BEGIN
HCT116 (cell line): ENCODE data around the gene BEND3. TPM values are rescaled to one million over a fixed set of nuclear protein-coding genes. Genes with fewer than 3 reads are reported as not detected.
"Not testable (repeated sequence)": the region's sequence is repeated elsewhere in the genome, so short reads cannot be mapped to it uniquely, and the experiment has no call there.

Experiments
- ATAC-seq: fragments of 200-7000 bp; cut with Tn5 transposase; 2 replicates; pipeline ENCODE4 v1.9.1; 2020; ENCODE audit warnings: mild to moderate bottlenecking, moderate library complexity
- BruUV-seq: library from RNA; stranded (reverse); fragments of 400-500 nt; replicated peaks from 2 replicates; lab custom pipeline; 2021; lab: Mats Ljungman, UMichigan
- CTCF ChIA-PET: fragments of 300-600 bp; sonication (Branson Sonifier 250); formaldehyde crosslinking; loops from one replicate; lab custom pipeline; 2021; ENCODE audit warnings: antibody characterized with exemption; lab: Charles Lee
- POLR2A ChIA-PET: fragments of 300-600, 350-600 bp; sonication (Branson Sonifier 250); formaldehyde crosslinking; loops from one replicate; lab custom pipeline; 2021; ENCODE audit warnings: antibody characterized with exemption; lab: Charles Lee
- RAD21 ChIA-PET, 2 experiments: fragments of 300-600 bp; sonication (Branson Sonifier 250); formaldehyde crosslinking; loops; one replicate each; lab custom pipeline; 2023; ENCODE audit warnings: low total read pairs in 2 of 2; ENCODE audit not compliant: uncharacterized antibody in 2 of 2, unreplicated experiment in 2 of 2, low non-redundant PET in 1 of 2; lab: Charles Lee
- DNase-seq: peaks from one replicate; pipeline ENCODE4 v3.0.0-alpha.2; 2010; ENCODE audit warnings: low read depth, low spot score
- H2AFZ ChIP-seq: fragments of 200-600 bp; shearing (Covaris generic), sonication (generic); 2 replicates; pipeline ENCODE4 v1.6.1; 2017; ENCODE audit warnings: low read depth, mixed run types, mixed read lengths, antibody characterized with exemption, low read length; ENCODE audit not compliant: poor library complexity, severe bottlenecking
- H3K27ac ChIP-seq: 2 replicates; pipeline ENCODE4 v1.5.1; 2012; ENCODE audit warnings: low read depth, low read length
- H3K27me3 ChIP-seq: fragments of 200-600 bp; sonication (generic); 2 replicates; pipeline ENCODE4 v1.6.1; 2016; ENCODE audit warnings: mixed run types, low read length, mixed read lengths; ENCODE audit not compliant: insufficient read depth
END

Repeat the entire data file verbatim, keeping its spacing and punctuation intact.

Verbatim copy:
HCT116 (cell line): ENCODE data around the gene BEND3. TPM values are rescaled to one million over a fixed set of nuclear protein-coding genes. Genes with fewer than 3 reads are reported as not detected.
"Not testable (repeated sequence)": the region's sequence is repeated elsewhere in the genome, so short reads cannot be mapped to it uniquely, and the experiment has no call there.

Experiments
- ATAC-seq: fragments of 200-7000 bp; cut with Tn5 transposase; 2 replicates; pipeline ENCODE4 v1.9.1; 2020; ENCODE audit warnings: mild to moderate bottlenecking, moderate library complexity
- BruUV-seq: library from RNA; stranded (reverse); fragments of 400-500 nt; replicated peaks from 2 replicates; lab custom pipeline; 2021; lab: Mats Ljungman, UMichigan
- CTCF ChIA-PET: fragments of 300-600 bp; sonication (Branson Sonifier 250); formaldehyde crosslinking; loops from one replicate; lab custom pipeline; 2021; ENCODE audit warnings: antibody characterized with exemption; lab: Charles Lee
- POLR2A ChIA-PET: fragments of 300-600, 350-600 bp; sonication (Branson Sonifier 250); formaldehyde crosslinking; loops from one replicate; lab custom pipeline; 2021; ENCODE audit warnings: antibody characterized with exemption; lab: Charles Lee
- RAD21 ChIA-PET, 2 experiments: fragments of 300-600 bp; sonication (Branson Sonifier 250); formaldehyde crosslinking; loops; one replicate each; lab custom pipeline; 2023; ENCODE audit warnings: low total read pairs in 2 of 2; ENCODE audit not compliant: uncharacterized antibody in 2 of 2, unreplicated experiment in 2 of 2, low non-redundant PET in 1 of 2; lab: Charles Lee
- DNase-seq: peaks from one replicate; pipeline ENCODE4 v3.0.0-alpha.2; 2010; ENCODE audit warnings: low read depth, low spot score
- H2AFZ ChIP-seq: fragments of 200-600 bp; shearing (Covaris generic), sonication (generic); 2 replicates; pipeline ENCODE4 v1.6.1; 2017; ENCODE audit warnings: low read depth, mixed run types, mixed read lengths, antibody characterized with exemption, low read length; ENCODE audit not compliant: poor library complexity, severe bottlenecking
- H3K27ac ChIP-seq: 2 replicates; pipeline ENCODE4 v1.5.1; 2012; ENCODE audit warnings: low read depth, low read length
- H3K27me3 ChIP-seq: fragments of 200-600 bp; sonication (generic); 2 replicates; pipeline ENCODE4 v1.6.1; 2016; ENCODE audit warnings: mixed run types, low read length, mixed read lengths; ENCODE audit not compliant: insufficient read depth